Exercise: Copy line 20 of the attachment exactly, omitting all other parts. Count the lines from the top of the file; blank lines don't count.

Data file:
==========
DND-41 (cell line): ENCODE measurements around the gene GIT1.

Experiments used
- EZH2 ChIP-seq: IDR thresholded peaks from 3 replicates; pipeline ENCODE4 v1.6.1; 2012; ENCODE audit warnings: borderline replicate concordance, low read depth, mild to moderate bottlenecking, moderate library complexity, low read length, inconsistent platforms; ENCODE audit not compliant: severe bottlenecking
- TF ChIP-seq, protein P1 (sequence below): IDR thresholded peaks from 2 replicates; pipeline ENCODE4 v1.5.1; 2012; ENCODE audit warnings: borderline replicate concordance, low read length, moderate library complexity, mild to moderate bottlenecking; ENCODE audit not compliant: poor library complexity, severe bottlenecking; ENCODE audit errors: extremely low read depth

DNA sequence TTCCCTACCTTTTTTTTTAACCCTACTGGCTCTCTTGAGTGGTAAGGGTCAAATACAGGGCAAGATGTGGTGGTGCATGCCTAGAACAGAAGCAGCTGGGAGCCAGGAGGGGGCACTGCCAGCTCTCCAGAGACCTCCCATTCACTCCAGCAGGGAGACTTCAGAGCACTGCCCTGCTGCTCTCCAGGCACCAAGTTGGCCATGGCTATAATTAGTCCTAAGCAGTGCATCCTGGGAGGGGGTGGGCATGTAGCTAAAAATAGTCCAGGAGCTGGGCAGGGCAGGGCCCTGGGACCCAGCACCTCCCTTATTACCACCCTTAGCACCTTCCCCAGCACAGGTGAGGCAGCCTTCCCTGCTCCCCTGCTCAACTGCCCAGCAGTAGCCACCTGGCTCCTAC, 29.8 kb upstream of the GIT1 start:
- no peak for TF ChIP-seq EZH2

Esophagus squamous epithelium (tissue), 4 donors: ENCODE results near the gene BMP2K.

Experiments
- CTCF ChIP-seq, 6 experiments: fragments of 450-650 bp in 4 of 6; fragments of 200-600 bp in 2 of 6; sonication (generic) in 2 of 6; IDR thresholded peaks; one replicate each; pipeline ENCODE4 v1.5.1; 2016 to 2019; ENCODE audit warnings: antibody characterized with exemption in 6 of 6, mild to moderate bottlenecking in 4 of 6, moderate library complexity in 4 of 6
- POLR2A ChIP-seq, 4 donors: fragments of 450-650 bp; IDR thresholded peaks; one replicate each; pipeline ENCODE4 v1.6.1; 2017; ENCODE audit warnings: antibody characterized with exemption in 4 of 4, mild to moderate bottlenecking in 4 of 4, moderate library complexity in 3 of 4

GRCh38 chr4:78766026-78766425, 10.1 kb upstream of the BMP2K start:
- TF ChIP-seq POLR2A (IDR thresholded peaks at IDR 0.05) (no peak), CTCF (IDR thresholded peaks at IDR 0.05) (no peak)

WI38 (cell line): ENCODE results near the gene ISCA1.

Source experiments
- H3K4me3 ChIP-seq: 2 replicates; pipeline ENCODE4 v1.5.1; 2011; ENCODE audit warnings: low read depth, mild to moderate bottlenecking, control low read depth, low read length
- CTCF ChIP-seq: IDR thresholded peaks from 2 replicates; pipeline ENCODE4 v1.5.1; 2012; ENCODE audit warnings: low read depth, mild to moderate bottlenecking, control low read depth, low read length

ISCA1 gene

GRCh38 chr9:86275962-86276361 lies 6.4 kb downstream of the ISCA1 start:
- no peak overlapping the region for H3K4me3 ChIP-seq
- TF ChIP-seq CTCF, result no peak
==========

- TF ChIP-seq CTCF, result no peak